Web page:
6. ______Fertilizers as strong oxidizers should be stored away from fuel, solvents and pesticides to prevent contamination or fire.

7. ______It is OK to load fertilizer near wells, canals, or any surface water.

8. ______To reduce drift, use low pressure while applying liquid fertilizers.

9. ______For protection against the weather, use storage facilities or plastic tarps to protect nutrients.

10. ______Proper fertilization will result in higher yields and minmize environmental effects, as compared to applying more than is needed.


Ferguson, J. J. and F. S. Davies. Fertilization of Young Citrus Trees. FC79. Gainesville: University of Florida Institute of Food and Agricultural Sciences, 1998.

Obreza, T. A., A. K. Alva, E. A. Hanlon, and R. E. Rouse. Citrus Grove Leaf Tissue and Soil Testing: Sampling, Analysis, and Interpretation. SL115. Gainesville: University of Florida Institute of Food and Agricultural Sciences, 1999.

Zekri, M. and T. A. Obreza. Plant Nutrients for Citrus Trees. SL200. Gainesville: University of Florida Institute of Food and Agricultural Sciences, 2009.

Additional Readings

The following publications that provide information for citrus grove workers are available through EDIS, the UF/IFAS on-line document system.

Understanding the Pesticide Label for the Citrus Grove Worker,

Pesticide Safety and Personal Protection Equipment for the Citrus Grove Worker,

Herbicide Application Best Management Practices for the Citrus Grove Worker,

Pesticide Application Best Management Practices for the Citrus Grove Worker,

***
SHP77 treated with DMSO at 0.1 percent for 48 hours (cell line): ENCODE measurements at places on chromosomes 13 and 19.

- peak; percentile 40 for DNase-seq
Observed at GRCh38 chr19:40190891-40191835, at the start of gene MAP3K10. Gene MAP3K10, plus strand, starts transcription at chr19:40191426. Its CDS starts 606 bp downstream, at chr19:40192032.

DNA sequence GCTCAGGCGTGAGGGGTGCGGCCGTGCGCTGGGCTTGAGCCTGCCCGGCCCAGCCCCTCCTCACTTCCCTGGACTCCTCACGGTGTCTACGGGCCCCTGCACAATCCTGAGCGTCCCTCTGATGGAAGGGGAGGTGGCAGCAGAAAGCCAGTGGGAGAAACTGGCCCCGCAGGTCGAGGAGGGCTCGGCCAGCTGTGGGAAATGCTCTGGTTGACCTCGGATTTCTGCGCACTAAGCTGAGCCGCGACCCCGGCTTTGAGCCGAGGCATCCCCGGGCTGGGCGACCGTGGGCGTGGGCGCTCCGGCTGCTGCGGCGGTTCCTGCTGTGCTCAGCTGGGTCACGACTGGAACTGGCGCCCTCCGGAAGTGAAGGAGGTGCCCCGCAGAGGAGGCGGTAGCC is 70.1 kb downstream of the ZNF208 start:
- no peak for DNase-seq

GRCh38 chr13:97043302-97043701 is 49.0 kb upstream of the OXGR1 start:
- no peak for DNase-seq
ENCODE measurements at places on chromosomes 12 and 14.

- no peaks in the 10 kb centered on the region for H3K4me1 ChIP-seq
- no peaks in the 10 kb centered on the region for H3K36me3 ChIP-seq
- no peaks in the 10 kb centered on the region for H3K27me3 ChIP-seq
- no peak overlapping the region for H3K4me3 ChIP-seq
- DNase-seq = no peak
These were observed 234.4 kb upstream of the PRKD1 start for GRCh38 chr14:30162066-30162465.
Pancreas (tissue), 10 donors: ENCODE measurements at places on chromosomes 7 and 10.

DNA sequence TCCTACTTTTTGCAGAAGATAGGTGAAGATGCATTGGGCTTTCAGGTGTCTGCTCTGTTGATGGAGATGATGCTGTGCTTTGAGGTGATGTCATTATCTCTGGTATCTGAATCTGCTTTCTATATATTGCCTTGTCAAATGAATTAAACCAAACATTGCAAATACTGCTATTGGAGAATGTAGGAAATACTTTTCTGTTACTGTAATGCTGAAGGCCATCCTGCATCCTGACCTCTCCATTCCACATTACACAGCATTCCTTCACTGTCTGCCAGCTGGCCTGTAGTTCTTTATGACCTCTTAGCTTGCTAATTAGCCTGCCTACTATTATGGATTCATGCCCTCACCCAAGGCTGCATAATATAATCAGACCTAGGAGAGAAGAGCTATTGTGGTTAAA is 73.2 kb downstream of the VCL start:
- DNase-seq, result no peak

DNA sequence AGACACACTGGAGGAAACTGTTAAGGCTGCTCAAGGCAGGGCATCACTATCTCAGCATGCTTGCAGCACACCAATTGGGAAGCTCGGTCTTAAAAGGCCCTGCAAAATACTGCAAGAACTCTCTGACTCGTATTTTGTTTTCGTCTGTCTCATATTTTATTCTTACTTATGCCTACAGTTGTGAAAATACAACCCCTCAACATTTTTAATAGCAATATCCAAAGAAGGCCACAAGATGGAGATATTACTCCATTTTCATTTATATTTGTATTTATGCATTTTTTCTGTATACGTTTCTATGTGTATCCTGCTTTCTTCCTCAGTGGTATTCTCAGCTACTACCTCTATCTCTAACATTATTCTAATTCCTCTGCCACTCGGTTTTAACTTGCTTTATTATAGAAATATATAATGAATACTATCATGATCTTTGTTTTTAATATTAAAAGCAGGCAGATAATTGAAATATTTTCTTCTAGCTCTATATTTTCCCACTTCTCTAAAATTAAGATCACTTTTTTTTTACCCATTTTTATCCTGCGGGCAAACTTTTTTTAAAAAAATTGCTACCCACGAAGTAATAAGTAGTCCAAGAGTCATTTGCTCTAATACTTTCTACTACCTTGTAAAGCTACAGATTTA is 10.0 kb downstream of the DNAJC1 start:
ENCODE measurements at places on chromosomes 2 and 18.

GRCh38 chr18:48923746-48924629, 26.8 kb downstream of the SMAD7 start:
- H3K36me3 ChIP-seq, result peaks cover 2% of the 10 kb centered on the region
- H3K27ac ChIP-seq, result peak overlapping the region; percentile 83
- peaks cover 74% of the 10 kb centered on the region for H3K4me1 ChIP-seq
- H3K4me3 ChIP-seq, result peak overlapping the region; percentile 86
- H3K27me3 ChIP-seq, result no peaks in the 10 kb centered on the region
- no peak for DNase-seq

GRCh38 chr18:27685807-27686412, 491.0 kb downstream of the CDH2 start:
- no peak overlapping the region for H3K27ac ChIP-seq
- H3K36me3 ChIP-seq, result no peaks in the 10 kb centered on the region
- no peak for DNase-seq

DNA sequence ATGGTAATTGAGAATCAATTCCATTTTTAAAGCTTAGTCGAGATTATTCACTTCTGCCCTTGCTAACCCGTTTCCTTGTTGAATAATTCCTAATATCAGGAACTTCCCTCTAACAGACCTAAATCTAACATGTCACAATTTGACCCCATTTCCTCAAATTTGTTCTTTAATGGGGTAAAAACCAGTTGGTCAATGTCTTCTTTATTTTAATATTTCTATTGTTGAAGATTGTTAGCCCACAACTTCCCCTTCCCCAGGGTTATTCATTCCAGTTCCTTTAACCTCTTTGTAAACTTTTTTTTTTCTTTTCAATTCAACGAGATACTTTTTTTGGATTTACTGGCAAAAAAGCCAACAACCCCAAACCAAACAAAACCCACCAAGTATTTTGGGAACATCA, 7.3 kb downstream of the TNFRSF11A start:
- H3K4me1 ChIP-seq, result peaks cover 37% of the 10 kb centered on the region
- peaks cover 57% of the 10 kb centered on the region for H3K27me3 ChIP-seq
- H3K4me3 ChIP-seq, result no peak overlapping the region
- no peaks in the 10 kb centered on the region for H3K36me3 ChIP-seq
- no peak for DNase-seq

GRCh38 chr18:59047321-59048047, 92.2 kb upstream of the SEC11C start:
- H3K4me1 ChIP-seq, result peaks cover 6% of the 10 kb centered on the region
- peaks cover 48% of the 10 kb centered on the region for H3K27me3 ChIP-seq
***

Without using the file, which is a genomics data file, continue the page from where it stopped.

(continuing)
Fertilizer Application Best Management Practices for the Citrus Grove Worker,


Table 1. 

Fertilizer PPE Quiz

Question Number

Correct Anwser





















Table 2. 

Leaf and Soil Sampling Quiz

Question Number

Correct Anwser










Soil, Leaf


N, P, K







Table 3. 

Fertilizer Application Quiz

Question Number

Correct Answer























This document is AE248, one of a series of the Agricultural and Biological Engineering Department, UF/IFAS Extension. Original publication date July 2005. Revised March 2009. Reviewed June 2015. Visit the EDIS website at


Brian Boman, professor; Darren Cole, engineering technician, UF/IFAS Indian River Research and Education Center; Steve Futch, multi-county citrus agent, Citrus REC; Ward Gunter, Everis Inc.; Chris Wilson, professor, Soil and Water Science Dept., and J. W. Hebb, multi-county citrus agent, (retired) Ft. Pierce REC; UF/IFAS Extension, Gainesville, FL 32611.

The Institute of Food and Agricultural Sciences (IFAS) is an Equal Opportunity Institution authorized to provide research, educational information and other services only to individuals and institutions that function with non-discrimination with respect to race, creed, color, religion, age, disability, sex, sexual orientation, marital status, national origin, political opinions or affiliations. For more information on obtaining other UF/IFAS Extension publications, contact your county's UF/IFAS Extension office.

U.S. Department of Agriculture, UF/IFAS Extension Service, University of Florida, IFAS, Florida A & M University Cooperative Extension Program, and Boards of County Commissioners Cooperating. Nick T. Place, dean for UF/IFAS Extension.